Everything You Always Wanted to Know About Rapid Prototyping


In today’s highly competitive market, user experience design has become increasingly important. Companies that invest in UX design outperform their competitors. And when it comes to UX design, there’s one activity that creates a foundation for future products—prototyping.

Prototyping is a cornerstone of the design process. To develop a successful product, it’s essential to take prototyping seriously. Establishing a strong feedback loop early on in a product design journey, and adjusting that prototype according to the user’s needs is much cheaper than making changes in a system that has already been implemented.

When it comes to prototyping, there are many different approaches designers can choose from. But there’s one particular approach that is the most mysterious for many designers—rapid prototyping.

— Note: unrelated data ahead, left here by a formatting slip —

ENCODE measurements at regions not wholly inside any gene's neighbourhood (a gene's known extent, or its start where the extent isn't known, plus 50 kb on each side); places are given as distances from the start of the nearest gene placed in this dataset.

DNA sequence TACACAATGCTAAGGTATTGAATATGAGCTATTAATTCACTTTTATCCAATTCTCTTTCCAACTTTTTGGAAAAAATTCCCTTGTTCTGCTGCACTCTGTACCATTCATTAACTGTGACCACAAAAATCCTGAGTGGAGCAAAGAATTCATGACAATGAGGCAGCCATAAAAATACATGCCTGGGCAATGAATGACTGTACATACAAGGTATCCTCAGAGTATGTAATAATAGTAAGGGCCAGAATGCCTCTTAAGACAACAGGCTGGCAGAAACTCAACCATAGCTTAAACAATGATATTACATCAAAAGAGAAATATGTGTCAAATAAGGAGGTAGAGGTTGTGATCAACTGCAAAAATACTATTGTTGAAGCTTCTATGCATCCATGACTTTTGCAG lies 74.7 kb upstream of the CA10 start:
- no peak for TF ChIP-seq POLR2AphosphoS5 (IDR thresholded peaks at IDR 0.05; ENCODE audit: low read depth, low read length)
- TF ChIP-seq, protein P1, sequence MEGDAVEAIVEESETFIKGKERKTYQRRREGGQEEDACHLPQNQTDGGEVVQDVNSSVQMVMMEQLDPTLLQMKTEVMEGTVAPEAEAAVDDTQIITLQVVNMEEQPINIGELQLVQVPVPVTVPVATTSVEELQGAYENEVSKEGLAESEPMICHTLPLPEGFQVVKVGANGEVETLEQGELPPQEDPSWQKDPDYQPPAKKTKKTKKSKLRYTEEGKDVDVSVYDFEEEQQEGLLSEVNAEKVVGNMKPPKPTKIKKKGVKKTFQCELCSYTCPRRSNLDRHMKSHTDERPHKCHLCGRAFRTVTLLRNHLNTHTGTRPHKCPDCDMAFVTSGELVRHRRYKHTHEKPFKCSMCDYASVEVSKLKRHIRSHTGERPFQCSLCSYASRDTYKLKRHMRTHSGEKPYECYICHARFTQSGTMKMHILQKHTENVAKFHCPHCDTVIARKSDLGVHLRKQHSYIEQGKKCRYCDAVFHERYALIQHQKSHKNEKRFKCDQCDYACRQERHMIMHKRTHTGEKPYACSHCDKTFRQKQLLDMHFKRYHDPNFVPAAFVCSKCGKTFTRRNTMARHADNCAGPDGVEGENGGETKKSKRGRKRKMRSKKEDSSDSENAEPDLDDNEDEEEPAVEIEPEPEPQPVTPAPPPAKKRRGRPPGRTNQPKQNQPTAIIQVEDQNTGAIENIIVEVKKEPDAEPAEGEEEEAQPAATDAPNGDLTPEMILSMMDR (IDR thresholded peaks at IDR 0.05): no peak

In this article, I'll reveal the mystery of the rapid prototyping process. I also share some of the best prototyping tools, tips, and techniques that can be useful for projects that practice rapid prototyping. But before we get into that, it’s essential to define what a prototype is.

You may also like: 5 of the Best Prototyping Tools to Test Out Your Web and Mobile Designs.

What is a prototype?

The term ‘prototype’ is used in a lot of different contexts. Because of this, there might confusion regarding its meaning, but at its heart, a prototype is a way to give our ideas a presence.